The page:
Leaders need character as much as business acumen

photo of Dominic Stephen Barton

Dominic Stephen Barton, managing director of consulting firm McKinsey & Company, encouraged graduating students of the Schulich School of Business to focus on building their character as much as their business acumen to be good leaders.

“We’re now living in some of the most interesting times in human history,” said Barton, who was at convocation ceremonies last Thursday to photo of Dominic Stephen Bartonreceive an honorary doctor of laws degree. “That’s going to put huge demands on all of us, especially new grads, to be the most effective leaders we can be.”

Dominic Stephen Barton

A leader in the field of corporate responsibility and responsible capitalism, Barton has made a career of being ahead of the curve. During the 1990s, when he volunteered to move to McKinsey’s South Korean office, many of his closest peers and mentors believed it would be career suicide. Now, the region is at the epicentre of global capitalism. His ideas about refocusing capitalism for the long-term, published in the Harvard Business Review, seem particularly appropriate for today’s volatile global economy.

In his address, Barton predicted that the next 20 to 30 years would be historic for a variety of reasons, from the rise of emerging economies in Asia, Africa and South America to the rapid changes in technology to increased strains on natural resources.

“These aren’t just issues for academics and governments to work on,” he said. “They’re issues that all of us as business leaders need to think about because they affect us as well.”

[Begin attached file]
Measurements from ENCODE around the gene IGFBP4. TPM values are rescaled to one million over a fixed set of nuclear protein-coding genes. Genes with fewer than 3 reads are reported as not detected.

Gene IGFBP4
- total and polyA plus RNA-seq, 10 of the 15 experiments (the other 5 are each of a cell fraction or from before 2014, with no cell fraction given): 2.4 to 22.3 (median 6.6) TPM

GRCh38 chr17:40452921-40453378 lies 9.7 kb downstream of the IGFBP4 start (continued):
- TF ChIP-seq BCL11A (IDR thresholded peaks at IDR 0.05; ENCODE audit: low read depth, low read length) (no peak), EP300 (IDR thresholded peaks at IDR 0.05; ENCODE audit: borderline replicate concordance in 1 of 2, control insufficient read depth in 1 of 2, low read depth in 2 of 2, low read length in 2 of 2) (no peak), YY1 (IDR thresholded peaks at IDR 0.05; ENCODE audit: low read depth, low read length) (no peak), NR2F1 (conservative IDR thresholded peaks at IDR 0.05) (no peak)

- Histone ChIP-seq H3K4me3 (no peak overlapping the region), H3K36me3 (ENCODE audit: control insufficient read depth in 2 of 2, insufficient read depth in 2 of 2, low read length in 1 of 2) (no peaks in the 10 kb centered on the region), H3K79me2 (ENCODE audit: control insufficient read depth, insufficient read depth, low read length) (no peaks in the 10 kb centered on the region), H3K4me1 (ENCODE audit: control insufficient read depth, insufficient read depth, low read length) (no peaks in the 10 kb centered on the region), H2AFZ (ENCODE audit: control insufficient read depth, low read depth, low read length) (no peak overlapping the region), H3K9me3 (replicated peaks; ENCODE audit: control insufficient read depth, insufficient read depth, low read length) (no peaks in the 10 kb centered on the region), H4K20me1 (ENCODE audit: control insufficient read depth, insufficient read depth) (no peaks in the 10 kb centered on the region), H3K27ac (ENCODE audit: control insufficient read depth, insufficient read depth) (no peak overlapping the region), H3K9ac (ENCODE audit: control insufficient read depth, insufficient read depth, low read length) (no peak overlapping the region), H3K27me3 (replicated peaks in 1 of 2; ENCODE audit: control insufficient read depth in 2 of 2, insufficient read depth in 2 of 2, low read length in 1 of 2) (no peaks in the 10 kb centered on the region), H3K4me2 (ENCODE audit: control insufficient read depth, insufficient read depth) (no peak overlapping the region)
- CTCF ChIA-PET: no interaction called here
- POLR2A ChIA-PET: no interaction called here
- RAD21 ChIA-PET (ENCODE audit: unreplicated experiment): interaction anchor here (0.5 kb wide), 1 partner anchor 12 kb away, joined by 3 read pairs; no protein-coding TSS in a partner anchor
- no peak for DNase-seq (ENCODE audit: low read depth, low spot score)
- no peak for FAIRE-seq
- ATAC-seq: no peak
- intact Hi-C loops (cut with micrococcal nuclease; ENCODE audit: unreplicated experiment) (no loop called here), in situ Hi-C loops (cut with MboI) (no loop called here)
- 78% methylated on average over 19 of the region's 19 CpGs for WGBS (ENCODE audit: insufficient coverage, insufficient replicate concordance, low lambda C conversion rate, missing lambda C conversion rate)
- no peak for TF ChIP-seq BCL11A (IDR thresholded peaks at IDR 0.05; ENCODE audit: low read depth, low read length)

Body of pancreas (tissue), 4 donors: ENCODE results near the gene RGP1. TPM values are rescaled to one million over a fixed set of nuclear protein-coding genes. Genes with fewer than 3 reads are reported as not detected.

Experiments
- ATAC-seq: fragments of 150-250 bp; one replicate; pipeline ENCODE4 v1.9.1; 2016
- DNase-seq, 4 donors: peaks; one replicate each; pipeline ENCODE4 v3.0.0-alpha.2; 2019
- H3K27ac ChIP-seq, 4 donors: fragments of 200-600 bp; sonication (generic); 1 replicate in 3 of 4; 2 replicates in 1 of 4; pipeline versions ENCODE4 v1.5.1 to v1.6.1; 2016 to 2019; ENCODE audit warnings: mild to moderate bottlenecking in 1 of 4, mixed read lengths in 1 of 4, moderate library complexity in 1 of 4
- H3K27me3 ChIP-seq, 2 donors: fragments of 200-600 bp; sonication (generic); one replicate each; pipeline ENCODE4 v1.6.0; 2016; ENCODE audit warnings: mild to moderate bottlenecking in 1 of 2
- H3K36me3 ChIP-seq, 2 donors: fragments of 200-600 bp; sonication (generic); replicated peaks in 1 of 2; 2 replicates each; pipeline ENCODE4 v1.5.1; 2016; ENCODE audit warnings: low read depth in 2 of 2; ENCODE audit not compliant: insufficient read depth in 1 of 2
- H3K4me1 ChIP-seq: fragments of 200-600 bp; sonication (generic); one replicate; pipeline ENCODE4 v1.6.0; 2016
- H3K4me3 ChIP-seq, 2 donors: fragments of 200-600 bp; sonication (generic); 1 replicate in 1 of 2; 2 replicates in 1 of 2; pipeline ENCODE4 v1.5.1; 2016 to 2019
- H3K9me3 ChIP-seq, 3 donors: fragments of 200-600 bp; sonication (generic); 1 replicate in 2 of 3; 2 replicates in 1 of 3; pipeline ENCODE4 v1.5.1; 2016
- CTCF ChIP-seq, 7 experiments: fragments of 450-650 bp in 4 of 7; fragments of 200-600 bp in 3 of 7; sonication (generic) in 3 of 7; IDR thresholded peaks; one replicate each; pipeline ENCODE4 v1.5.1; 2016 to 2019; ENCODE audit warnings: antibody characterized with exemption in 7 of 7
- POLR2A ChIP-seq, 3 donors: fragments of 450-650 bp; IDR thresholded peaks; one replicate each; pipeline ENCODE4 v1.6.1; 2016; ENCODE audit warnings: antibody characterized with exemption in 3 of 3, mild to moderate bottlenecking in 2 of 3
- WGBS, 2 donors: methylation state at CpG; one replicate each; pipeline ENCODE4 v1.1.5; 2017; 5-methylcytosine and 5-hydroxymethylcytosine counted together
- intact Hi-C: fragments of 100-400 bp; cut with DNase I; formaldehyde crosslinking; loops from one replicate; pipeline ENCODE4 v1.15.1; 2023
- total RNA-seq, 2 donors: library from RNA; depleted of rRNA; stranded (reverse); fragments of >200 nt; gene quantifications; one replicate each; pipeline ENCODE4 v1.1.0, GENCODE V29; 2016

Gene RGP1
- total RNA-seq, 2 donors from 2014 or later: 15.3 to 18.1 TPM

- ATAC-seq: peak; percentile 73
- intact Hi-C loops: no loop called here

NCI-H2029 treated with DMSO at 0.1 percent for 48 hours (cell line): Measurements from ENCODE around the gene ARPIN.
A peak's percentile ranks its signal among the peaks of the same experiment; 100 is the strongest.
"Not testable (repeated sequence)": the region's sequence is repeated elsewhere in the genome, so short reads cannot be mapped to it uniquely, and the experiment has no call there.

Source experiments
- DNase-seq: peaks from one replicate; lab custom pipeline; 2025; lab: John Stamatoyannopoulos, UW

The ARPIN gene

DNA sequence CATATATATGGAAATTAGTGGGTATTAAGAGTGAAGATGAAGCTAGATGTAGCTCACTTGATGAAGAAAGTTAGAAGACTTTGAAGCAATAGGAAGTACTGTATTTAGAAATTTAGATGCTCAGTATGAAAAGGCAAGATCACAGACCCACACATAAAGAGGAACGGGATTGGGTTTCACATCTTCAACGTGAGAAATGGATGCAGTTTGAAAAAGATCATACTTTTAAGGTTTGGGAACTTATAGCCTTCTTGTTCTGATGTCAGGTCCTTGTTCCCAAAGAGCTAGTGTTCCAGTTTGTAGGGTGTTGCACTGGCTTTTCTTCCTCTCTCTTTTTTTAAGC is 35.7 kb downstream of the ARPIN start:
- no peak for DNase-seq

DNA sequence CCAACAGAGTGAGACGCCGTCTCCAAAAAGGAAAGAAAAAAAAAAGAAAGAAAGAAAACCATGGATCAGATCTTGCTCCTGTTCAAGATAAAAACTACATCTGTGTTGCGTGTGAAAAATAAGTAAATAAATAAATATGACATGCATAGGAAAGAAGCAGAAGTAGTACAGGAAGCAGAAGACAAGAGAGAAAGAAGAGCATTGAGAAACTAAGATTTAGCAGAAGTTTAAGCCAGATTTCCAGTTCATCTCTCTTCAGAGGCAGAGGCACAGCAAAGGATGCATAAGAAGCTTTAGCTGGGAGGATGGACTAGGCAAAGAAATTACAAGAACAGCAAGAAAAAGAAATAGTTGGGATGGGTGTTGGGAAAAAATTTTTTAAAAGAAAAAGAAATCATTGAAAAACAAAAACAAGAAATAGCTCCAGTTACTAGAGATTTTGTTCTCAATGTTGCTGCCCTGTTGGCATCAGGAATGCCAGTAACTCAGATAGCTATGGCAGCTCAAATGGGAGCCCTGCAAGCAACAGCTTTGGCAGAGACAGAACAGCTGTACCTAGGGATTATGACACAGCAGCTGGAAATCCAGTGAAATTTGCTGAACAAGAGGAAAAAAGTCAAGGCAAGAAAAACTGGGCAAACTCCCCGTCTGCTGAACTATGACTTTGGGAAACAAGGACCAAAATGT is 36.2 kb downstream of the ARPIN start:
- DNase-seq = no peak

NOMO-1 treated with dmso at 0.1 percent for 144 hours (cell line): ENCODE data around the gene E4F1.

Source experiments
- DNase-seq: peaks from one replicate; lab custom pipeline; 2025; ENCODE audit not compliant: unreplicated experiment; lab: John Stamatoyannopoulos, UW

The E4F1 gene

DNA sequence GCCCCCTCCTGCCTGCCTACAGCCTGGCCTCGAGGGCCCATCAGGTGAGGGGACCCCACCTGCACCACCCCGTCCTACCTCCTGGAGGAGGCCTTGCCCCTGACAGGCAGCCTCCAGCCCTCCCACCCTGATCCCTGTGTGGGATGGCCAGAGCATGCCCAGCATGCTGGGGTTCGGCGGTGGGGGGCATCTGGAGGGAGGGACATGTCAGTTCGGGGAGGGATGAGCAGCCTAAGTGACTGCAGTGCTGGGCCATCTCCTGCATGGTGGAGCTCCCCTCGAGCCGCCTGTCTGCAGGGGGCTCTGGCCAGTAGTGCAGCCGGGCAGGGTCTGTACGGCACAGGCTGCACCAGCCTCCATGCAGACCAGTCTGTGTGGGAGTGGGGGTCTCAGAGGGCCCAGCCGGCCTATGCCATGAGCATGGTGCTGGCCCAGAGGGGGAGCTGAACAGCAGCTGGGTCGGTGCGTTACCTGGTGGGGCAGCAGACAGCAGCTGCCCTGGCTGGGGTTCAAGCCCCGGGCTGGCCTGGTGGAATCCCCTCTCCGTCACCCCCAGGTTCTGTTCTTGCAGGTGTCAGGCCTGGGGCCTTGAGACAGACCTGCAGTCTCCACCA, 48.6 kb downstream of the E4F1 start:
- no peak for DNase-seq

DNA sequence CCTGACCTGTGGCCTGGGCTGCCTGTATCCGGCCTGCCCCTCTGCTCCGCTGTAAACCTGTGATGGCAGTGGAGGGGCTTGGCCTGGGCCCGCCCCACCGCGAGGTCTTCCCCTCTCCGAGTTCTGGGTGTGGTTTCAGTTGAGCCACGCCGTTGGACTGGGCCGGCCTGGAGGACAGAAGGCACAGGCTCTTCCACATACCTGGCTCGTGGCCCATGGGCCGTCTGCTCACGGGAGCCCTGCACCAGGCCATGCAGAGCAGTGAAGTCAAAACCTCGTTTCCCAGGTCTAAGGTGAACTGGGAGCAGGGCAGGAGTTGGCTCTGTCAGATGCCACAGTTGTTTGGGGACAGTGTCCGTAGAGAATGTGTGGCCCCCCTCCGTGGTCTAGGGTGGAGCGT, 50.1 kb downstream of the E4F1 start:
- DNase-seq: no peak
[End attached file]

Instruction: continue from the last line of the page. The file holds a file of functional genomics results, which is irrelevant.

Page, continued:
Barton added that many of the established paradigms about how business is done – “what business we should get into and the role of business and government in social society” – will need rethinking. These changes will, in turn, have important implications for how tomorrow’s leaders approach their responsibilities.

“It’s not so much about what you do as a leader – how you spend your time, align your organization, and lay out strategy,” he said. “It’s about who you are as a person – your character.”

But rather than some innate quality, character is like a muscle that needs to be exercised and developed, said Barton. He advised graduates to develop three attributes: be resilient, find purpose and, above all, be interesting.

“You are going to be leading in one of the most interesting times in history,” he said. “The requirements that we need from you to make this a successful century are high, so I not only wish the best, we need you to be the best leaders you can possibly be.”

York’s convocation ceremonies are streamed live and then archived online. To view Barton’s convocation address, visit the Convocation website.